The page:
• Gun Buyback Today in Los Angeles


    LOS ANGELES (CNS) – A gun buyback will be held at the Los Angeles Memorial Sports Arena and the Van Nuys Masonic Temple today in response to the elementary-school shooting in Connecticut.

    Los Angeles Police Department officials will be on hand at both locations from 9 a.m. until 4 p.m. to accept weapons. A shorter-than-usual, 10- day planning window required the city to offer only the two drop-off sites rather than the usual six, according to Vicki Curry of the mayor’s office.

    Mayor Antonio Villaraigosa announced on Dec. 17 that he was accelerating the buyback program from its regular time in May in response to the Dec. 14 shooting in Newtown, Conn. that left 20 students and six adults at the school dead in addition to the shooter.

    “Cities and states must join with the federal government to do everything we can, as quickly as we can, to keep our communities safe,” Villaraigosa said. “It is absolutely critical to provide Angelenos with concrete actions they can take today to make our city safer tomorrow.”

    Per the usual buyback program, gun owners will be able to donate weapons anonymously, “no questions asked,” Villaraigosa stressed. People who trade in automatic weapons will receive  $200 Ralphs grocery store gift cards. Handguns, rifles and shotguns can be exchanged for $100 gift cards.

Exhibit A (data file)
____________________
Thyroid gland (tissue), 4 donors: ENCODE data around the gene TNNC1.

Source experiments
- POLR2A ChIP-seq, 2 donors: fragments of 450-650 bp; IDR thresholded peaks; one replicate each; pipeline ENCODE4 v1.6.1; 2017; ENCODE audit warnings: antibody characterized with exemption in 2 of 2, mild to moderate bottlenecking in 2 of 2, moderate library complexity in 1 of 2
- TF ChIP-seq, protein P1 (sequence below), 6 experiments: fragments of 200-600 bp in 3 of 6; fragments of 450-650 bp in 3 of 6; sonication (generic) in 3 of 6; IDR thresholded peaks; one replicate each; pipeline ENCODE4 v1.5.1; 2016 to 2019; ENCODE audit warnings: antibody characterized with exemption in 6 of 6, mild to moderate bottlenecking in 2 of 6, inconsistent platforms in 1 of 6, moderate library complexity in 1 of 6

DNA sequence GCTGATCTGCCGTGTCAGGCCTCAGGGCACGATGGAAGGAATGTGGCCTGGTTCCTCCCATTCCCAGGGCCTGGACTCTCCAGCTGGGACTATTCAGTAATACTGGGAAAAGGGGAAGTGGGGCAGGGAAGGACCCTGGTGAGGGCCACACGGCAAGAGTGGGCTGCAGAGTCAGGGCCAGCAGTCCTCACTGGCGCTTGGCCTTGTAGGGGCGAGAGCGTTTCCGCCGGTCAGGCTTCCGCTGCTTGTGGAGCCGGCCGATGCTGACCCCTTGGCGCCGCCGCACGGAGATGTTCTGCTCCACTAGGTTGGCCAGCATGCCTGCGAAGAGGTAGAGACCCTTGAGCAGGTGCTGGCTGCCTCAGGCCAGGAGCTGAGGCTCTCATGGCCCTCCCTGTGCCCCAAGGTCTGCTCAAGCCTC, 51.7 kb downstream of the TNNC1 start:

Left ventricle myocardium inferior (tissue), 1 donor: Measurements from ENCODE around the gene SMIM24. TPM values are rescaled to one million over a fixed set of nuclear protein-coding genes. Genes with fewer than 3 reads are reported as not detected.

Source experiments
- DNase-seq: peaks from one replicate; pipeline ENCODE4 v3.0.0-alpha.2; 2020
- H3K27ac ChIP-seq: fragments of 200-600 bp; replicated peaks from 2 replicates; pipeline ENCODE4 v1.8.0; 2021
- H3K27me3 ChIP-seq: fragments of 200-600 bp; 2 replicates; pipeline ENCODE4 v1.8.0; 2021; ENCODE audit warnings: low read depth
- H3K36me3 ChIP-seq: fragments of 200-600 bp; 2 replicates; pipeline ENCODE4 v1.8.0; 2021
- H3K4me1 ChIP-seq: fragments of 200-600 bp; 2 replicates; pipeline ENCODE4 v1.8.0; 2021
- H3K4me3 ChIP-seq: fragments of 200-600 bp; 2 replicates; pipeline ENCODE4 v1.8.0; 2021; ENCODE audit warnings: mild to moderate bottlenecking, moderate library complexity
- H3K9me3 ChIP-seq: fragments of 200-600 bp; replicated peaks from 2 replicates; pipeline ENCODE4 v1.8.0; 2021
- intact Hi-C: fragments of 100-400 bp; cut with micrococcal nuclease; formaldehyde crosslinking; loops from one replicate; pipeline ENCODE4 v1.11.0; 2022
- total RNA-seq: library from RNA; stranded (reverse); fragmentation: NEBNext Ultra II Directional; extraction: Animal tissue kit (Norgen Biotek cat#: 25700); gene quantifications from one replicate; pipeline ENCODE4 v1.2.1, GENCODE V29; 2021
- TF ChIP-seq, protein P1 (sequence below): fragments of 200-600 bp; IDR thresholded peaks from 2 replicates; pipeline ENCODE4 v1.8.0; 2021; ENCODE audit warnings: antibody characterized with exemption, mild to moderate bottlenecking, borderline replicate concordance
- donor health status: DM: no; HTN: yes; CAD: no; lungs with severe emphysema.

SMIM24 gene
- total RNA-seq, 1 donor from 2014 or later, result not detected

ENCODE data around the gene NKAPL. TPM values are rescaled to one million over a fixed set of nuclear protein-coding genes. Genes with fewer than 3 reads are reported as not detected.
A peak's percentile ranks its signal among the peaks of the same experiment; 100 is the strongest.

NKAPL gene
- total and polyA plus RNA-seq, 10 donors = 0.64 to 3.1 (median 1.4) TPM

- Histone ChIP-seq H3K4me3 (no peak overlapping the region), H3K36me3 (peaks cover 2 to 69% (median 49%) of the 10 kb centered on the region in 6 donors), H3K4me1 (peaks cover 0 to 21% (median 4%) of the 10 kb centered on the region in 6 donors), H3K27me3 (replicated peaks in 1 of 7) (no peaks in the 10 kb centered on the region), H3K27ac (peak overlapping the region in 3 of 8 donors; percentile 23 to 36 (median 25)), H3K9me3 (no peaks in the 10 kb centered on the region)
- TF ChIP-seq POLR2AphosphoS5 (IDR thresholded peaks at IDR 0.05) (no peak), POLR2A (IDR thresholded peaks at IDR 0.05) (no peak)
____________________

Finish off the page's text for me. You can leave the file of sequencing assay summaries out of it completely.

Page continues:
The city’s fourth annual Gun Buyback Program, in May, netted 1,673 firearms, a four-year low. Fifty-three assault weapons were collected. The haul also included 791 handguns, 527 rifles, 302 shotguns and one anti-tank rocket launcher. Also recovered two pocket pistols worth an estimated $2,000 and an illegal belt-buckle pistol.

    While LAPD Chief Charlie Beck has called gun buybacks one tool among many to prevent gun violence, their value was questioned by a 2004 report by the National Academy of Sciences.

    “Firearms and Violence: A Critical Review,” found that “the theory underlying gun buyback programs is badly flawed, and the empirical evidence demonstrates the ineffectiveness of these programs.”

    The report found that guns that are typically surrendered in buyback programs are those that are least likely to be used in criminal activities, such as guns that are old or malfunctioning and guns owned by people who derive little value from possessing them.

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